Do Climate Commitment Act allowance prices get passed through to the pump?

September 5, 2023

While it’s too soon to draw strong conclusions, given historically high gas prices there is considerable interest in discerning how much the Climate Commitment Act (CCA) contributes to prices paid by consumers at the gas pump. Clean and Prosperous Institute (CaPI) believes it’s important to establish a baseline expectation as we continue to monitor the evolution of allowance prices and compliance costs.

The majority of compliance obligation falls on transportation fuel suppliers. Transportation fuels are the number one emissions source in Washington State, and many of the other emissions in the program are allocated free allowances for various reasons. Consumer cost impacts are, therefore, most likely to show up at the gas pump. The extent to which those costs are passed-through is complex and hard to isolate.

In this article, we present our findings of an average $0.27/gallon as the best estimate to date for the impact of this evolving program based on a comparison of changing gas prices relative to Oregon. While overall gas prices have risen more than $1/gallon from winter to summer of this year, the CCA appears to be a small share of this price increase with most of the increase attributable to an annual pattern of winter-summer price increases.  Holding the CCA responsible for all or even most of gasoline price increases is not supported by real-world data.  

Timeframe December – July, Monthly Average Increase
2023 (This Year) 24%
2022 37%
2021 41%
2004-2019 average 19%

Source: Clean and Prosperous Institute analysis using EIA price data (

Translating current or even year-to-date allowance prices directly to pump prices is an oversimplification that most likely overstates the program impact. Why is this?

  • Unlike a carbon tax, the cap is carried out in four-year windows known as compliance periods rather than as payment due in close alignment with consumption or delivery of fuel.  Allowances held retain value as assets until they are retired, and full compliance isn’t due until November 2027, which is over 4 years from today.  This offers flexibility for entities to comply in the most cost-effective manner across the market of covered entities.  To drive this point home, consider that only 30% of this year’s covered fuel requires compliance by the first compliance deadline in November 2024.  
  • The majority, 70%, of this years fuel requires compliance only by November 2027.  Additionally, that compliance can be met with allowances purchased in the “future vintage” auction in May, which were designated as 2026 allowances and sold for just $31.12.  An example from the the APCR auction, with 32 bidders, illustrates the complexity: 8 entities that had been participating in regular auctions did not participate, while 5 entities that had not bid in the first two regular auctions took part in the APCR. These examples highlight why it is oversimplistic to attribute auction prices directly as consumer costs.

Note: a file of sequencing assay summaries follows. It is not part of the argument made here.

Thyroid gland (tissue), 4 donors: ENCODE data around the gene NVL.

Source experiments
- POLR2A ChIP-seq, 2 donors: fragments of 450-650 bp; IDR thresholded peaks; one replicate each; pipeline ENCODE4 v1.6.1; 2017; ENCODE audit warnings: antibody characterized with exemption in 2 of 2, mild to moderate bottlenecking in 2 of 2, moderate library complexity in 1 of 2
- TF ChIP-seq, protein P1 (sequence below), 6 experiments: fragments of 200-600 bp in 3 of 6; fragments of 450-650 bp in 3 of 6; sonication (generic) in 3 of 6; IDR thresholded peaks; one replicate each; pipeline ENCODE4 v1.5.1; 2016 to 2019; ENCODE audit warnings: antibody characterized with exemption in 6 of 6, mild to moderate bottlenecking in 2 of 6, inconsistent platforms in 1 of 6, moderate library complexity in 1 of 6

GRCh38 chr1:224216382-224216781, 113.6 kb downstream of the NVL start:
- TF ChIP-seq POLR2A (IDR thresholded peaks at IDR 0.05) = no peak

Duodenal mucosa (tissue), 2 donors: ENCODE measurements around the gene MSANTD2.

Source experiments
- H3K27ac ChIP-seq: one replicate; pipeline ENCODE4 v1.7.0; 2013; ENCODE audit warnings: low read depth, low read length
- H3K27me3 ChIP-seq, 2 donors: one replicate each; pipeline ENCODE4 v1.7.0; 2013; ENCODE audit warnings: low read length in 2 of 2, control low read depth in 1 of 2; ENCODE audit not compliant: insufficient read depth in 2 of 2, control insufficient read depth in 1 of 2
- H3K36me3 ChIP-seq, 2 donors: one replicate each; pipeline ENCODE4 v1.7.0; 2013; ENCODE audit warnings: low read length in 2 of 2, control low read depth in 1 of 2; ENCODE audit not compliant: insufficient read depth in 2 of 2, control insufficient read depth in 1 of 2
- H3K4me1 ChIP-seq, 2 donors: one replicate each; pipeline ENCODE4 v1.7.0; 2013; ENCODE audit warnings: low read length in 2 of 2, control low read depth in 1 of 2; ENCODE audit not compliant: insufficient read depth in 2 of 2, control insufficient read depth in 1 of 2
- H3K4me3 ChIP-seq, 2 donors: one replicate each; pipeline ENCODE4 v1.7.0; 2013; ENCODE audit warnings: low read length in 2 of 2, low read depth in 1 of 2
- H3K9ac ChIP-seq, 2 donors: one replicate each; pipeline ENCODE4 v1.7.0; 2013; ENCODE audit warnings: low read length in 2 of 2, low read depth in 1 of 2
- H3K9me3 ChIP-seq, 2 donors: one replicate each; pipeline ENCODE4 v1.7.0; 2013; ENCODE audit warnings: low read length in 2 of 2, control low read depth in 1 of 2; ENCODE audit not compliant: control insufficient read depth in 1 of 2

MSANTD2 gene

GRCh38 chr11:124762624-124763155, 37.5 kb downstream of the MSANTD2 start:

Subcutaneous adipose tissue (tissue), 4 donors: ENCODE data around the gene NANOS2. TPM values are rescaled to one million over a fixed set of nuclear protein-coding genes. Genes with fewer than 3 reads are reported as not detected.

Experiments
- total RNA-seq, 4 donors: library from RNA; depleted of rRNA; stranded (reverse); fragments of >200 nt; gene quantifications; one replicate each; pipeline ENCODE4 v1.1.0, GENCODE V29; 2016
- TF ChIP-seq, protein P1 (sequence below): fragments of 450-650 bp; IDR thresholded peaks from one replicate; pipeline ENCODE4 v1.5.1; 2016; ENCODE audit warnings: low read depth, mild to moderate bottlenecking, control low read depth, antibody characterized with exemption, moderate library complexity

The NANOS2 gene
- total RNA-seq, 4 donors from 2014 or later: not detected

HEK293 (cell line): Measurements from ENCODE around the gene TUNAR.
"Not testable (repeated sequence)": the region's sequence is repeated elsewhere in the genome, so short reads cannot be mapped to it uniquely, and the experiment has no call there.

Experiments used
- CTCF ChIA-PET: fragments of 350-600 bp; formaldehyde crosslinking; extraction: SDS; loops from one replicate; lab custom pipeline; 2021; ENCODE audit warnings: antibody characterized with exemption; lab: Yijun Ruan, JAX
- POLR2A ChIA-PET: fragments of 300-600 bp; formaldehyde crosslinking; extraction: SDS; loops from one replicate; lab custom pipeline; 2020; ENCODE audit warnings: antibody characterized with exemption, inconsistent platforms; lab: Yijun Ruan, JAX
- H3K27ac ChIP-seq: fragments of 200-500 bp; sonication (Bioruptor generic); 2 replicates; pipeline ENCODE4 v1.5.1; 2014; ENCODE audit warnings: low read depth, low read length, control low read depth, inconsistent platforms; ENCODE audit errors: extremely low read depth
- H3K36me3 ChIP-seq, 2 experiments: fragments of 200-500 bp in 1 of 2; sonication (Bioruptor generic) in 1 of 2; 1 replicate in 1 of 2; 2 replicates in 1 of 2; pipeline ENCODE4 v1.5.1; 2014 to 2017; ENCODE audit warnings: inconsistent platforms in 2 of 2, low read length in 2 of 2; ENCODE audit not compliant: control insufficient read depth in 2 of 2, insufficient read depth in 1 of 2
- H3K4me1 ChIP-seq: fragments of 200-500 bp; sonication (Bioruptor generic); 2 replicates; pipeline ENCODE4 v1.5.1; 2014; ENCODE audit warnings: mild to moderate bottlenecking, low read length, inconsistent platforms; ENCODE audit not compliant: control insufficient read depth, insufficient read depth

• The fossil fuel supply chain involves many steps, each with embedded profits. And the oil industry has been collecting record profits.  The final retail sale is just one stage in the process of extraction, production, and delivery.  Any point where profits are retained presents an opportunity for competition and differentiation.  Assuming that consumers bear the full cost ignores other opportunities for differentiation or competition among entities that are prevented from sharing sensitive market information.
  • A growing body of research suggests that carbon pricing in particular may not fully translate into consumer prices.  Assumptions that carbon prices would be fully passed through are often based on experiences with more direct fuel taxes such as excise taxes.  Some recent examples of real-world carbon pricing pass-through include:
    • Shang 2023
      • “Kotchen (2021) finds an average pass-through of 0.85 for coal, natural gas, gasoline, and diesel, based on demand-and-supply elasticities.”
    • Ganapati, Shapiro, and Walker (2020)
      • “For the several industries we study, 70 percent of energy price-driven changes in input costs get passed through to consumers in the short to medium run. The share of the welfare cost that consumers bear is 25–75 percent smaller (and the share producers bear is larger) than models featuring complete pass-through and perfect competition would suggest.”
    • Harju et al 2022
      • “We find that diesel carbon taxes are less than fully passed through to consumer prices on average: a one euro cent increase in the carbon tax leads to a 0.80 cent increase in prices. This result indicates that the economic burden of the diesel carbon tax is somewhat split between the demand and supply sides of the market, though consumers bear most of the burden. The finding differs from the related literature on fuel excise tax pass-through, most of which has documented full or nearly full pass-through.”

A reliable comparison: Washington vs. Oregon